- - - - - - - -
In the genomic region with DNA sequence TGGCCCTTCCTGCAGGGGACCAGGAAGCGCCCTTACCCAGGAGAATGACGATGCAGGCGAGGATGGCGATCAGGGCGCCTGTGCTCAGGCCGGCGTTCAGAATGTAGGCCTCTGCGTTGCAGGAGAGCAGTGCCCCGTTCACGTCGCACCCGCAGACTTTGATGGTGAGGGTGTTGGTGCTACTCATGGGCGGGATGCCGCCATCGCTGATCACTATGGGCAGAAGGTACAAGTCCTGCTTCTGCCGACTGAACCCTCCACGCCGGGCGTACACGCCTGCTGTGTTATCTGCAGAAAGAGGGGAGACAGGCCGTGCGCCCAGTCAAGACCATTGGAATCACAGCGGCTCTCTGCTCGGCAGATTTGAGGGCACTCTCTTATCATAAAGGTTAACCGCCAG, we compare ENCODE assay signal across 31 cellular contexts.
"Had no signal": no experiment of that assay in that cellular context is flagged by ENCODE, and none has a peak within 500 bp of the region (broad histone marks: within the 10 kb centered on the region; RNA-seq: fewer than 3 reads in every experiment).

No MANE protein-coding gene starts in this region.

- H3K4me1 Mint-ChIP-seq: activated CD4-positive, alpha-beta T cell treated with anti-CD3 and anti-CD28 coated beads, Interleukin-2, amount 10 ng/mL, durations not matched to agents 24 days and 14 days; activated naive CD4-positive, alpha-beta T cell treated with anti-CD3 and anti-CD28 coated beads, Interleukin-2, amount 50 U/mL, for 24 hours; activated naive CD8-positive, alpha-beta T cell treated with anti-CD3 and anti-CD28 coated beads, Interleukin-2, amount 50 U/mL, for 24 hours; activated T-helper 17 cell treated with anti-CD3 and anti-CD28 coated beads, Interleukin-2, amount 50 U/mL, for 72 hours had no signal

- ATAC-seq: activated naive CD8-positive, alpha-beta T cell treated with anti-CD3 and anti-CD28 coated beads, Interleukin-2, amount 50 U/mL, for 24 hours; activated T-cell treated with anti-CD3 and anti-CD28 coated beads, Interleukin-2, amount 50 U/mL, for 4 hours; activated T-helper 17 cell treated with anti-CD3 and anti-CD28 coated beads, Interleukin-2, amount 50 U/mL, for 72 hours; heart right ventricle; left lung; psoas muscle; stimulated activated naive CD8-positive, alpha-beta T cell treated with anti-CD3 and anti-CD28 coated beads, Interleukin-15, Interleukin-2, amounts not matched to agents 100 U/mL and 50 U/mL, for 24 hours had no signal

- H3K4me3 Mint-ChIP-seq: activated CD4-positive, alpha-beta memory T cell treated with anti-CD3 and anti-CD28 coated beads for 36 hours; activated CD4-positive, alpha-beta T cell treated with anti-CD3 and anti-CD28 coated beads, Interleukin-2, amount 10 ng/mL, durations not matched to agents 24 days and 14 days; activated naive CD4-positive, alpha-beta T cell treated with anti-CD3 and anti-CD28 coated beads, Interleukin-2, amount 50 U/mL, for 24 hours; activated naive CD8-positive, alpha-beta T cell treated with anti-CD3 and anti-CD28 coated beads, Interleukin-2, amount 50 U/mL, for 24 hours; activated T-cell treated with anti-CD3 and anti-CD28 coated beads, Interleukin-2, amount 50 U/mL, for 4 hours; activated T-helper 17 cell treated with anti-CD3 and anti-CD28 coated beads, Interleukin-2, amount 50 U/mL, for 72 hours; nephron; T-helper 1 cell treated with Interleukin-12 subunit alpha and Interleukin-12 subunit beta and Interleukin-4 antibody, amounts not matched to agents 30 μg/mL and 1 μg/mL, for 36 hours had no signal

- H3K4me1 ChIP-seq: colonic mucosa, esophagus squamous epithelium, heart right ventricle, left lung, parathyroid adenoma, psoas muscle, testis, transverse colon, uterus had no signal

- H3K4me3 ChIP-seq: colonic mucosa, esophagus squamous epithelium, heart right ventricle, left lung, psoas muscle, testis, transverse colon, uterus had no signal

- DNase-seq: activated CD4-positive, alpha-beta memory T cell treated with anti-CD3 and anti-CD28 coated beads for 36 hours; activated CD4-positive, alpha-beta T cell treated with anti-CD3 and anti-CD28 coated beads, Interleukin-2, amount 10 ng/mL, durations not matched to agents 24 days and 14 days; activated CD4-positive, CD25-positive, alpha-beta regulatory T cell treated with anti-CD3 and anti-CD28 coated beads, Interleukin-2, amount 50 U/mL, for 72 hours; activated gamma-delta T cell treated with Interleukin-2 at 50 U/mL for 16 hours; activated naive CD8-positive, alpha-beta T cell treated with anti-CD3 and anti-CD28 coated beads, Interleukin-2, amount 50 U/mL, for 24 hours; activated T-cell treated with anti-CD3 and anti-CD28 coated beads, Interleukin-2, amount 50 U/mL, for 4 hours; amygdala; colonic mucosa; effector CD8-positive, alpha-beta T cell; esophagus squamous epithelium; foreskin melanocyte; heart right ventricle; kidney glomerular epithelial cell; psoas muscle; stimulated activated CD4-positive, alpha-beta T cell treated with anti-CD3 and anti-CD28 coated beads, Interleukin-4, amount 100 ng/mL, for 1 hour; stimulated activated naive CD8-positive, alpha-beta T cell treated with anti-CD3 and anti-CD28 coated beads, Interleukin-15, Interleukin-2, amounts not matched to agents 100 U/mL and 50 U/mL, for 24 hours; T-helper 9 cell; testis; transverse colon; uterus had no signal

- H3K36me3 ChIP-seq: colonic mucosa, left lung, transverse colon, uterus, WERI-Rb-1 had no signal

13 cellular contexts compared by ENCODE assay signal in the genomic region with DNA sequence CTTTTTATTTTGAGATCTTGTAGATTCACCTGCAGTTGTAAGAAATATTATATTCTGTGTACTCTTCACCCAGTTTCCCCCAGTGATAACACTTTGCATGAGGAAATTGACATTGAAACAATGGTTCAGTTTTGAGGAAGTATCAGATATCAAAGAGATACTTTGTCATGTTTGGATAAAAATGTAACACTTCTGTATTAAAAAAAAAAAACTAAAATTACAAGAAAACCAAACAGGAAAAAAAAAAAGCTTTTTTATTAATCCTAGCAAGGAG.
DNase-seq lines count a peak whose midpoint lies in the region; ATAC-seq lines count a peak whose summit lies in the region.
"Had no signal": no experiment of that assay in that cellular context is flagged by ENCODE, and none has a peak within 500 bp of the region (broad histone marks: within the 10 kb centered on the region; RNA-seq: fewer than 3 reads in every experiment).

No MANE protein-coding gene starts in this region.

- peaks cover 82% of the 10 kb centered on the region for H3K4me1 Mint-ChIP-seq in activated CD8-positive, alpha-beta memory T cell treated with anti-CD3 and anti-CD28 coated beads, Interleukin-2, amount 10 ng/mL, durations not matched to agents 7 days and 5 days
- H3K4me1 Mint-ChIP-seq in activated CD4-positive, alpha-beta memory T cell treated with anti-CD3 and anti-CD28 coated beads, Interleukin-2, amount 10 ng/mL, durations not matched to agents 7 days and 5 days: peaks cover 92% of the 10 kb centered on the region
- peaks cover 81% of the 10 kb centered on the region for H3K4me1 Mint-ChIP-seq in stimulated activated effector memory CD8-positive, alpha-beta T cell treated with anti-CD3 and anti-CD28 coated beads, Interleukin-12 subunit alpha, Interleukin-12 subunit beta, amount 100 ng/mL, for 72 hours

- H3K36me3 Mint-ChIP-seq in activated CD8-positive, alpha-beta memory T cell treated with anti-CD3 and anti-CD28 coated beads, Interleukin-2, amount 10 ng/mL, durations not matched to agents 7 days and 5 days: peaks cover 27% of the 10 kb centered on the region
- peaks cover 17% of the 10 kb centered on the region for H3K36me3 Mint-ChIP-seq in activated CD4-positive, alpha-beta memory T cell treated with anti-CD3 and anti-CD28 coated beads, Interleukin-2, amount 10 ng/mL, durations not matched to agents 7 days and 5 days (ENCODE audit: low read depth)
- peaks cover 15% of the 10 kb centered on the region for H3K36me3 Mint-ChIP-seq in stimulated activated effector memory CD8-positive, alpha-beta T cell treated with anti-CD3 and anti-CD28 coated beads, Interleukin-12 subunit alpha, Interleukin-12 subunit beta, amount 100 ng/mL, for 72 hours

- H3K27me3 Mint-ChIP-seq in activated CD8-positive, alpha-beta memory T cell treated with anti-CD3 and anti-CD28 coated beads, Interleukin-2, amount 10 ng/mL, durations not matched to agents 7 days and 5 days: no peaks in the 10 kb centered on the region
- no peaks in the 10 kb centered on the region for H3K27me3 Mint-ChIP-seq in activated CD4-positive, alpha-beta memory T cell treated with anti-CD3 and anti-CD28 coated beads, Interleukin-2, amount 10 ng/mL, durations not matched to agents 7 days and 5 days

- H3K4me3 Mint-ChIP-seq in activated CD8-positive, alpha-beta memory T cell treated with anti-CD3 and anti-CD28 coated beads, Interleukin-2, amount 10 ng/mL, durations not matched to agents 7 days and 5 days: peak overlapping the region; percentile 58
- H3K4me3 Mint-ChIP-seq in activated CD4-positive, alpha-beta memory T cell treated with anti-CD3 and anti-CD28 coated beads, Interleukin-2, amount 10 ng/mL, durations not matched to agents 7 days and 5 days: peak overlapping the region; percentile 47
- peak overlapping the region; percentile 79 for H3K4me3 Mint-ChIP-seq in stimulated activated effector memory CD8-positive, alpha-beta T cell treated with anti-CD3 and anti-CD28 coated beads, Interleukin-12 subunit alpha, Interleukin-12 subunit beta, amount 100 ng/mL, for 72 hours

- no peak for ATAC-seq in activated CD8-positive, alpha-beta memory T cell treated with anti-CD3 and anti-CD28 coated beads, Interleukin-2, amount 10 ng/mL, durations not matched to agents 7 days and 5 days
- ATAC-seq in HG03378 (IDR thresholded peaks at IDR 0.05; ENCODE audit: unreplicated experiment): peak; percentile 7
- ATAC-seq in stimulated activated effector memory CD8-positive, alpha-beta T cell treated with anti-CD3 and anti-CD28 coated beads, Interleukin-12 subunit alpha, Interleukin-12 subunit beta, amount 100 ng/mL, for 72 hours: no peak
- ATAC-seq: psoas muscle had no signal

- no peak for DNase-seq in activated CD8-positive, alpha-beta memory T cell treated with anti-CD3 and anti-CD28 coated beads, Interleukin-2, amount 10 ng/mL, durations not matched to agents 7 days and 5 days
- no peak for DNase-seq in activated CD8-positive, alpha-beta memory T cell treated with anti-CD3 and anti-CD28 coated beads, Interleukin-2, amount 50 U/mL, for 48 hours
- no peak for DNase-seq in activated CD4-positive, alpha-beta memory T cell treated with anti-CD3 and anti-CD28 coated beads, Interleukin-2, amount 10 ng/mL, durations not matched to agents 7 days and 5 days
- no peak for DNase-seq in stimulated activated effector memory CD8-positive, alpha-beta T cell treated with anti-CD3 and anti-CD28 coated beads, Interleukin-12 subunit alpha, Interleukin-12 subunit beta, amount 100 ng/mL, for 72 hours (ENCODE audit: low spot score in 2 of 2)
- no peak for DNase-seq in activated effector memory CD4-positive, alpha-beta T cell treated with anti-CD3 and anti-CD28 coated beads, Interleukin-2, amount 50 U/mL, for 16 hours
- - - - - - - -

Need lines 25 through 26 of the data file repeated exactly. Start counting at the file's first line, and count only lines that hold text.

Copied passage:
- peak overlapping the region; percentile 79 for H3K4me3 Mint-ChIP-seq in stimulated activated effector memory CD8-positive, alpha-beta T cell treated with anti-CD3 and anti-CD28 coated beads, Interleukin-12 subunit alpha, Interleukin-12 subunit beta, amount 100 ng/mL, for 72 hours

- no peak for ATAC-seq in activated CD8-positive, alpha-beta memory T cell treated with anti-CD3 and anti-CD28 coated beads, Interleukin-2, amount 10 ng/mL, durations not matched to agents 7 days and 5 days